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Editor Spotlight: Branislav Šiler

In this post, Dr. Branislav Šiler gives advice to new Editorial Board members, explains the importance of genetic diversity in plant populations, and discusses what open science means to him. This interview has been edited for length and clarity.

PLOS ONE Academic Editor Branislav Šiler

Dr. Branislav Šiler is a Principal Research Fellow of the Institute for Biological Research “S. Stanković”, which is the National Institute of the Republic of Serbia and a member of the University of Belgrade. Dr. Šiler is professionally devoted to the world of plants and personally to his family of five. Throughout his career, he constantly strives to focus his research on population genetics, but his interests include the basic plant physiology, phytochemistry as well as evolutionary biology. He studies the process of how particular secondary metabolite profiles result in a higher chance of survival for some genotypes and investigates the genetic events as sources for plants’ genetic variations, namely polyploidization and interspecific hybridization. Dr. Šiler is passionate about his fieldwork and spends most of the time in a laboratory.

As an Academic Editor with a long tenure on PLOS ONE Editorial Board, what advice would you give to new Editorial Board members?

My general advice: give it a try!

If you feel you have gathered enough knowledge in a scientific field and wish to share it with the world, getting involved as an Editorial Board member at one of the most famous multidisciplinary journals is a good way to help authors increase the presentation quality of their works. Finding reviewers and making decisions based on their sometimes opposed opinions might be difficult at first but after several months, you will find yourself extremely skillful in these processes though may still face challenges once in a while.

My second major advice is to always be respectful of authors and reviewers and dedicate to them the amount of time and professional input that they deserve. This means maintaining a good communication with the authors and reviewers, providing a proper explanation for your editorial decisions, and sending the authors additional recommendations not mentioned in the reviewers’ reports, for example, to further increase the clarity and the flow of the text or the figure presentation. Overall, you should be professionally satisfied with the published article as you would have authored it.

Your research focuses on genetic makeup of plant populations, especially among Centaurium species. Why is understanding genetic variations important and what interests you to study Centaurium species?

I always try to emphasize that Mother Nature has no plan to sustain species’ survival other than potentiating their genetic variability. Genetic variations, often undetected in a phenotype (observable characteristics), represent an information pool where a plant draws from when encountering environmental challenges such as the loss of habitat or various forms of stress. Diminishing genetic variations in a plant population is reducing its potential to cope with a changing environment, which finally leads to its extinction in the affected area. Preserving a high volume of genetic variations in a population secures the availability of a few genotypes with a combination of genes that can give rise to desirable characteristics for the survival of the population.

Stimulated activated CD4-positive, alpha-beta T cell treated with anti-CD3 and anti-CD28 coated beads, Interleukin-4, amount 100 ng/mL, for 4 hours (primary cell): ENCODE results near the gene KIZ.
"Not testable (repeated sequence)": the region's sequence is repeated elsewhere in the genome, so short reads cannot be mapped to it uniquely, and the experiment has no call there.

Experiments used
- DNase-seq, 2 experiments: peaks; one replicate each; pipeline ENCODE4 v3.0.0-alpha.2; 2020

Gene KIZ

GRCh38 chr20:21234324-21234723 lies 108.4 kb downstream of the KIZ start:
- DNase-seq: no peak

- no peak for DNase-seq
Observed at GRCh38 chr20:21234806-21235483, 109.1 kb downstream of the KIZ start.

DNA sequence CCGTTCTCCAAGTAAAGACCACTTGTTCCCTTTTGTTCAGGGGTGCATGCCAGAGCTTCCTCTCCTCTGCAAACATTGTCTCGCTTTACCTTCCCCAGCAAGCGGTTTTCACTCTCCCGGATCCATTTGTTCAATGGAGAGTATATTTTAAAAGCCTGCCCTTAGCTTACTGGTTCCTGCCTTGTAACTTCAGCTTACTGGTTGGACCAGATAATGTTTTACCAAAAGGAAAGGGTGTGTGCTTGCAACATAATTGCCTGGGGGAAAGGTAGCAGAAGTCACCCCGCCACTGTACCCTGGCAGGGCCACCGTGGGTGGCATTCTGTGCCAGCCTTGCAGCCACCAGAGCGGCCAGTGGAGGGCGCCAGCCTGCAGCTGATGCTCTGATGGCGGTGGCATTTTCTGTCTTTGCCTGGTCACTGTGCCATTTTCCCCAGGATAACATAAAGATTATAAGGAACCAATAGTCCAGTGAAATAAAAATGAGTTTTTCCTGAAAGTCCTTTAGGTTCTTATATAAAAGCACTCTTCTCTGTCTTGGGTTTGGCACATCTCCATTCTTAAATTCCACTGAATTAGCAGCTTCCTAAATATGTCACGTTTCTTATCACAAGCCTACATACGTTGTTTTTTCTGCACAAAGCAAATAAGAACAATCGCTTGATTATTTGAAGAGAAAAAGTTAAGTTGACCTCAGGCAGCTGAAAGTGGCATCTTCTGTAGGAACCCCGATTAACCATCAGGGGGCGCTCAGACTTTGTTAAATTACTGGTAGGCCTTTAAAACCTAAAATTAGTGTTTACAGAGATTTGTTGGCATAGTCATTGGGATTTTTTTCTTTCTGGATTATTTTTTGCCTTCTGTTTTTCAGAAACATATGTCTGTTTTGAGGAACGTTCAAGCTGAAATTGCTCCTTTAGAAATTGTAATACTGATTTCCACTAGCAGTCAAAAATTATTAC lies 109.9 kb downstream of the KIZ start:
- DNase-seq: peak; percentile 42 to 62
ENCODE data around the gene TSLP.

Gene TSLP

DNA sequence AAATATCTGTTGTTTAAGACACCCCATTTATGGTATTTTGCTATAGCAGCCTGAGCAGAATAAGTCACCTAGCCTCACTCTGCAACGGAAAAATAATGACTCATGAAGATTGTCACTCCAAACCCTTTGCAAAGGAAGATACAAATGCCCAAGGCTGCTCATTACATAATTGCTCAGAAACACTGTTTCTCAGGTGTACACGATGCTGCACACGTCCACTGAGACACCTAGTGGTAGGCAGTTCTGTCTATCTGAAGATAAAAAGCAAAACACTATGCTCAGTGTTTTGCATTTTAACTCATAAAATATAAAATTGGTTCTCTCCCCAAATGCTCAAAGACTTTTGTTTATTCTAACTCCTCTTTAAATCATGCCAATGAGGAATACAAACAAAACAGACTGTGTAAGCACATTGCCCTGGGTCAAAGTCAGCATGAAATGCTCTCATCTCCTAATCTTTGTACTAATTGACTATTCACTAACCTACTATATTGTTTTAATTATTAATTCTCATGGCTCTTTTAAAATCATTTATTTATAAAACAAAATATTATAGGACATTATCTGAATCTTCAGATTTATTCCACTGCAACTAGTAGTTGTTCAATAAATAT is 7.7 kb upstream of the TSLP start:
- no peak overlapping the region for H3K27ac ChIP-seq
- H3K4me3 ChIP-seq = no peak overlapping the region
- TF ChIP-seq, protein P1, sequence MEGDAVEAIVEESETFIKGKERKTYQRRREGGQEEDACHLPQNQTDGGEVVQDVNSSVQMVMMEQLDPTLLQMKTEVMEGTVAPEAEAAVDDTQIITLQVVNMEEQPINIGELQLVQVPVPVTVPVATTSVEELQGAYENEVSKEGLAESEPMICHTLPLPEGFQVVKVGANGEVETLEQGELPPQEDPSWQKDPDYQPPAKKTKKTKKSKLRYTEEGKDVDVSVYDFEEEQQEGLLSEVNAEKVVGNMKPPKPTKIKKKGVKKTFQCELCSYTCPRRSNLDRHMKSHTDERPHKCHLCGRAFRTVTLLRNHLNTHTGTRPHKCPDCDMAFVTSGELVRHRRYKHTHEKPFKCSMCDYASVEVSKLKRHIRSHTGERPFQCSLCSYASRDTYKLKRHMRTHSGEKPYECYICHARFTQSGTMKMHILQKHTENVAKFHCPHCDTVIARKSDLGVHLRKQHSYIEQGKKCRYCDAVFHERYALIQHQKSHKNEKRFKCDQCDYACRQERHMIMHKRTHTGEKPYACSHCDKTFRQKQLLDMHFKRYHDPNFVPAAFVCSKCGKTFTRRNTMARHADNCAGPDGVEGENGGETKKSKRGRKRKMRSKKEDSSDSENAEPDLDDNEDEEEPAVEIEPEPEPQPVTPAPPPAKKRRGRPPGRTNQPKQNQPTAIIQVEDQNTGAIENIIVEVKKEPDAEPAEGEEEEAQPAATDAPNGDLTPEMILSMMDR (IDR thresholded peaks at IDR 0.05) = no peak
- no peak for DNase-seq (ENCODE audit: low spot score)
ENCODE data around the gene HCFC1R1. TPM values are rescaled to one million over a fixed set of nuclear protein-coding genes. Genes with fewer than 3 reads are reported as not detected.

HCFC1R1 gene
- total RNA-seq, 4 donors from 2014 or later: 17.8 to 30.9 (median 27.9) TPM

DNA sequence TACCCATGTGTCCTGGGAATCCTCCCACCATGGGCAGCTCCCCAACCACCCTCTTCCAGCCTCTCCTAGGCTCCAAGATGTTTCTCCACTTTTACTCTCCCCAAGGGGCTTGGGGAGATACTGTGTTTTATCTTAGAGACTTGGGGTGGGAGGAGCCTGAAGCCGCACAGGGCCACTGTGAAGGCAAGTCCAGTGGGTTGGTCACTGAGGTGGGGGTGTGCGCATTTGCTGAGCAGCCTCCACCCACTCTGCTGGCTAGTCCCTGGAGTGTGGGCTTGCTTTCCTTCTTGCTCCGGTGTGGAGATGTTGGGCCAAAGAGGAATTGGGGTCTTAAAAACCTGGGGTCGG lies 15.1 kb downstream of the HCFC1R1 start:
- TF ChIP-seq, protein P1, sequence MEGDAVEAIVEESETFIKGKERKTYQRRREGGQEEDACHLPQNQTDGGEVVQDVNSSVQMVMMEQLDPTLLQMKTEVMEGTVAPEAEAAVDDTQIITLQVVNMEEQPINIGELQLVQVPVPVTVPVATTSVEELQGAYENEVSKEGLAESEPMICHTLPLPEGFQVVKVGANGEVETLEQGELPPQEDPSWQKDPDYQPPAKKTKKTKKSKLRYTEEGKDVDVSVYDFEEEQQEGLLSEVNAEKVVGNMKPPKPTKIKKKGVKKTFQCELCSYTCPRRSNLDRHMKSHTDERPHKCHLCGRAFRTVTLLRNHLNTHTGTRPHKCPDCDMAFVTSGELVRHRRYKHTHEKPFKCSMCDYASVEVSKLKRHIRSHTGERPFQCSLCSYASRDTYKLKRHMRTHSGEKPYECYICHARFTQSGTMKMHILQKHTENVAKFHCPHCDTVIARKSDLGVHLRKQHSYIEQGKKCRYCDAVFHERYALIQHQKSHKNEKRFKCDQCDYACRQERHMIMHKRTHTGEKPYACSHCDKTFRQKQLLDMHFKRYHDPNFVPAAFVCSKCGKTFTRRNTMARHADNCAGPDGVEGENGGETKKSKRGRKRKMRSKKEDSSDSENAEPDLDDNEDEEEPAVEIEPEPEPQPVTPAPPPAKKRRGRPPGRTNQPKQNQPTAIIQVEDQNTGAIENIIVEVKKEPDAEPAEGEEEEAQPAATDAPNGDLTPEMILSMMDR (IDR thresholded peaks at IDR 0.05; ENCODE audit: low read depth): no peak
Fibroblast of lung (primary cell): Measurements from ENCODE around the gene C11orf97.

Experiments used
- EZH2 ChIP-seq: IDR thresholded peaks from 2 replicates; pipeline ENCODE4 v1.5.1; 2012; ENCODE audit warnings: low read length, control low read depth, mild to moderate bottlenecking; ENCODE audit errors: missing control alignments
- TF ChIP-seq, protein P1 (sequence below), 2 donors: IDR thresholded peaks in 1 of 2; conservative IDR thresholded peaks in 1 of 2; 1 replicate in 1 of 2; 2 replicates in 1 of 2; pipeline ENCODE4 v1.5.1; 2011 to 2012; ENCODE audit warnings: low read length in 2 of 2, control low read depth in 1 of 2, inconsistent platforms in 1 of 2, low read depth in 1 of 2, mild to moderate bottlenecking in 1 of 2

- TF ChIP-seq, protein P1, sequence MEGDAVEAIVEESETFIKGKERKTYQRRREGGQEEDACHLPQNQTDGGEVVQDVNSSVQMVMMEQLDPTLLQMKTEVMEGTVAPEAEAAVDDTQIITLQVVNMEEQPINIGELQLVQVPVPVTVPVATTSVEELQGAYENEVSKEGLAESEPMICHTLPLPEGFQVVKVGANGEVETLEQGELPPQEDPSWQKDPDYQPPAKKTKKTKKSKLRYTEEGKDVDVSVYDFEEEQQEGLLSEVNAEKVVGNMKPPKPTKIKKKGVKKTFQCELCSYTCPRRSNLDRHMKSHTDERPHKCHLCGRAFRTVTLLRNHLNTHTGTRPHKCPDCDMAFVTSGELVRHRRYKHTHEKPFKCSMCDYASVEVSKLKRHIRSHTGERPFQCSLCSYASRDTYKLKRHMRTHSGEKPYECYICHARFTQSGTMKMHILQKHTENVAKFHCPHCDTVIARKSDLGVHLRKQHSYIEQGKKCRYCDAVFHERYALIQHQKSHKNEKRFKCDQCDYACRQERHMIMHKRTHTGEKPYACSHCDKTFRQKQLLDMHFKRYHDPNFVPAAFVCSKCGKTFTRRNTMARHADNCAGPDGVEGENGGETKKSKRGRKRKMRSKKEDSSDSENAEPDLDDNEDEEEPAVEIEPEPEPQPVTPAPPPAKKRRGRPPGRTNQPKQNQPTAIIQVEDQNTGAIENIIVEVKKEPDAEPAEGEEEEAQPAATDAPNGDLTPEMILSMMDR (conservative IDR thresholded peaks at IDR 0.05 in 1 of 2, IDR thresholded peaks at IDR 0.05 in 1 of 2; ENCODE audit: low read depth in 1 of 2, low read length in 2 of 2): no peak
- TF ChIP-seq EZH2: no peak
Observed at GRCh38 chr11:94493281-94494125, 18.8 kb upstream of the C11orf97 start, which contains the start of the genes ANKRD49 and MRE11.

Several species from the genus Centaurium represent good model systems to study the consequences of habitat fragmentation on the populations’ genetic background since they form rather small populations with virtually no gene flow among them. As a result, one would expect a high level of homozygosity over time, but it is interesting to study how the populations find their ways to survive by stepping into interspecific hybridization (crossing between species of the same genus) and polyploidization (multiplication of a complete chromosome sets), thus increasing not only the genome size but also the genetic variants found in it. This type of studies provides valuable data for the estimation of species’ vulnerability, and the knowledge gained can be applied to other plant species that practice this kind of “refreshment” of their gene pools.

What does open science mean to you?

With the outburst of the “publish or perish” pressure in the scientific community and the public debate that it may have decreased the quality of scientific works, the open science movement offers anyone to access, reproduce the research if necessary, and publicly discuss the results presented in an article. Moreover, review reports and editorial decisions are recommended to be transparent and can be criticized, all of which undoubtedly increase the scientific rigor and ultimately improve the quality of scientific research and presentation.

Two additional open science principles that are the most influential to my research are open-source software and involvement of non-experts in communicating science. Open source offers a broad population of experts to use, modify, and distribute the source code, which is incredibly important for processing and modelling scientific data. Regarding science communication, I believe that open access to science results alone cannot increase the public awareness of their significance. More efforts are needed to make science understandable to the general audience and encouraging ideas such as citizen science and public science to get people involved can lead to a better understanding and an increased use value of science products among the public.

Disclaimer: Views expressed by contributors are solely those of individual contributors, and not necessarily those of PLOS.

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